--- Comment #17 from Stewart Gordon <> 2012-07-26 06:14:15 PDT ---
(In reply to comment #16)
> > How would the programmer suppress this warning because it's deliberate?
> When I wrote that, I was thinking that the developer can initialize in the
> constructor if he really wants it to be non-static. But now I remember that
> structs can't have a default constructor.

Indeed.  Moreover, being able to set the value just once in the code, in the
member declaration, could be used to address the ongoing problem with structs
and const-safety by deciding that a struct with a const/immutable member can be
reassigned as long as said member's value is a compile-time constant (in the
absence of other constraints preventing it).

> Personally I think coders should be able to suppress warnings inside a pragma.
> But I think I heard Walter doesn't like that.

The tradition in C++ has been that typical compiler warnings can be suppressed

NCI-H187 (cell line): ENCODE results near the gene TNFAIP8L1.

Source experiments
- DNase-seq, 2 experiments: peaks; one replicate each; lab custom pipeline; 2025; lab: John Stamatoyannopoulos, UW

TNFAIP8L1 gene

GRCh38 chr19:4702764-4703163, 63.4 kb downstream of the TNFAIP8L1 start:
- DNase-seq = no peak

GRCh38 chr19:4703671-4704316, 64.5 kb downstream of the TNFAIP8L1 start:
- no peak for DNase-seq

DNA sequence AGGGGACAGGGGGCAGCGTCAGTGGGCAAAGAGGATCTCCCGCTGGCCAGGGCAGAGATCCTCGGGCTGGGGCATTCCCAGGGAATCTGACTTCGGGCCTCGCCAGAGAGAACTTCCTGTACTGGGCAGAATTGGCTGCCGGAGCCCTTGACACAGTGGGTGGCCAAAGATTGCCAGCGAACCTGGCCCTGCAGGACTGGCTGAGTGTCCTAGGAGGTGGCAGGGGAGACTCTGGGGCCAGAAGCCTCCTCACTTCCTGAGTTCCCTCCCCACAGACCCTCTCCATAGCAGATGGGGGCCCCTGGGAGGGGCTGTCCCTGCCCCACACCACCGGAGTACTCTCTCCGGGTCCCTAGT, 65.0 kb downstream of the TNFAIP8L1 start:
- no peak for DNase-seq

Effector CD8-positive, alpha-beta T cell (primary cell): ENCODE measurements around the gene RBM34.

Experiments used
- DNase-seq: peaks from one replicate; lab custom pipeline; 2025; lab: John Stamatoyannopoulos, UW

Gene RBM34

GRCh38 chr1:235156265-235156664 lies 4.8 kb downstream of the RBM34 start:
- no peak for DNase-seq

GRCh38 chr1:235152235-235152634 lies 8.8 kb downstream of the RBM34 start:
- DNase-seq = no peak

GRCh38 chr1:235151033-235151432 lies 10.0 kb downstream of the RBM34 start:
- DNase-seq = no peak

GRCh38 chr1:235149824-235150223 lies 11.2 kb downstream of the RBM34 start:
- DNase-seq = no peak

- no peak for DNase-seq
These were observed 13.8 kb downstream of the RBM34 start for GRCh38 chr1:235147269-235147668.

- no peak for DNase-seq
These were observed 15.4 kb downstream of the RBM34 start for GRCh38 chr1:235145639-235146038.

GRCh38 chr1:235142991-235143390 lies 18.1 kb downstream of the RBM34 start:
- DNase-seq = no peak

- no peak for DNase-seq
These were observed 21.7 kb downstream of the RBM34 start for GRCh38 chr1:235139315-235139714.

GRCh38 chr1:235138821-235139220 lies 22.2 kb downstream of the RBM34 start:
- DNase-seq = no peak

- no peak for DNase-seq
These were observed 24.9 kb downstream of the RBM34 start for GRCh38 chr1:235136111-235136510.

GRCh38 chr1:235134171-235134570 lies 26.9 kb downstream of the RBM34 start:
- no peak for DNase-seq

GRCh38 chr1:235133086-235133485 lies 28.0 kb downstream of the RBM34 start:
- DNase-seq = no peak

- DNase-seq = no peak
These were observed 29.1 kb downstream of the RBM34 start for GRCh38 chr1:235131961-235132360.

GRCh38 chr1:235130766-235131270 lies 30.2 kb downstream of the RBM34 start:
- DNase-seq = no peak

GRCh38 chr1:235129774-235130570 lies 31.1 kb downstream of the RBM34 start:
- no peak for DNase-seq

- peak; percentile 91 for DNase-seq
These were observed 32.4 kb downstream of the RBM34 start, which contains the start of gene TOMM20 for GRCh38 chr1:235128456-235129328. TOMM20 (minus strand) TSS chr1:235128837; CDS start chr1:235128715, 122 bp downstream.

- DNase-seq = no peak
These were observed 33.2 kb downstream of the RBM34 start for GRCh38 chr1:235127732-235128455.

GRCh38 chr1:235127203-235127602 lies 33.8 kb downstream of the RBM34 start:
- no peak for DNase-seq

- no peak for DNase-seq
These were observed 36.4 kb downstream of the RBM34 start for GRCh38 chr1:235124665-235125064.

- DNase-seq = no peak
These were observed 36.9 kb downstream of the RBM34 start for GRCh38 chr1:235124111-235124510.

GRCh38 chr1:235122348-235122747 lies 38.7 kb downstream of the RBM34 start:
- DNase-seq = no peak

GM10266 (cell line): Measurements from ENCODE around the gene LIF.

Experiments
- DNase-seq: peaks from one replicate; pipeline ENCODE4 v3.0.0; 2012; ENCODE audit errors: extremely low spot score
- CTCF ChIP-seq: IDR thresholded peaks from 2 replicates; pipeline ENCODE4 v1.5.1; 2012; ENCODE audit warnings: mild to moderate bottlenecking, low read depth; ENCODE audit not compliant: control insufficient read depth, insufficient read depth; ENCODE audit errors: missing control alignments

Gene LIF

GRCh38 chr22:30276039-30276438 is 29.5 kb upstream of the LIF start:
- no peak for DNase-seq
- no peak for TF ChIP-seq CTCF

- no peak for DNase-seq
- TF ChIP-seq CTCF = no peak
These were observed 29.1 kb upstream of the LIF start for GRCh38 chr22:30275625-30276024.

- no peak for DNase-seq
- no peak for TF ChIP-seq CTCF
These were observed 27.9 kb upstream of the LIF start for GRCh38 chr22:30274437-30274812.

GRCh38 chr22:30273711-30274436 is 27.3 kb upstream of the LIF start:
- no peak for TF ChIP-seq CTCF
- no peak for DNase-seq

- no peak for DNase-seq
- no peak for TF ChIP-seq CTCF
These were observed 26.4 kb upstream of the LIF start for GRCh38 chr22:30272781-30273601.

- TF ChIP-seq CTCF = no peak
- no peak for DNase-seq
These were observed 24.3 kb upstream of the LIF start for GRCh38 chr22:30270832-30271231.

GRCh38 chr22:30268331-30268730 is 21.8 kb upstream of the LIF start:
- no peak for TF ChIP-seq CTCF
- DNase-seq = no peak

by making changes at the code level, for example:
- code has no effect - comment it out or cast it to void
- unreachable code - comment it out
- unused parameter - don't name it
- implicit narrowing conversions - use an explicit cast
- counter-intuitive operator precedence - use brackets

It might be that Walter wants to follow this tradition.  Or down to problems
with the design of D pragmas.

> Nevertheless it could easily be a
> mistake to use "const int Foo = 7;" instead of "enum" or "static const int",
> and the developer usually won't find out about the mistake without a warning.

It could just as easily, if not more, be an attempt to use that declaration
thinking it'll actually put that member in the structure's memory layout.  An
example would be to take a Windows API struct and modify the definition to
hard-code that first member that is just the struct's size.

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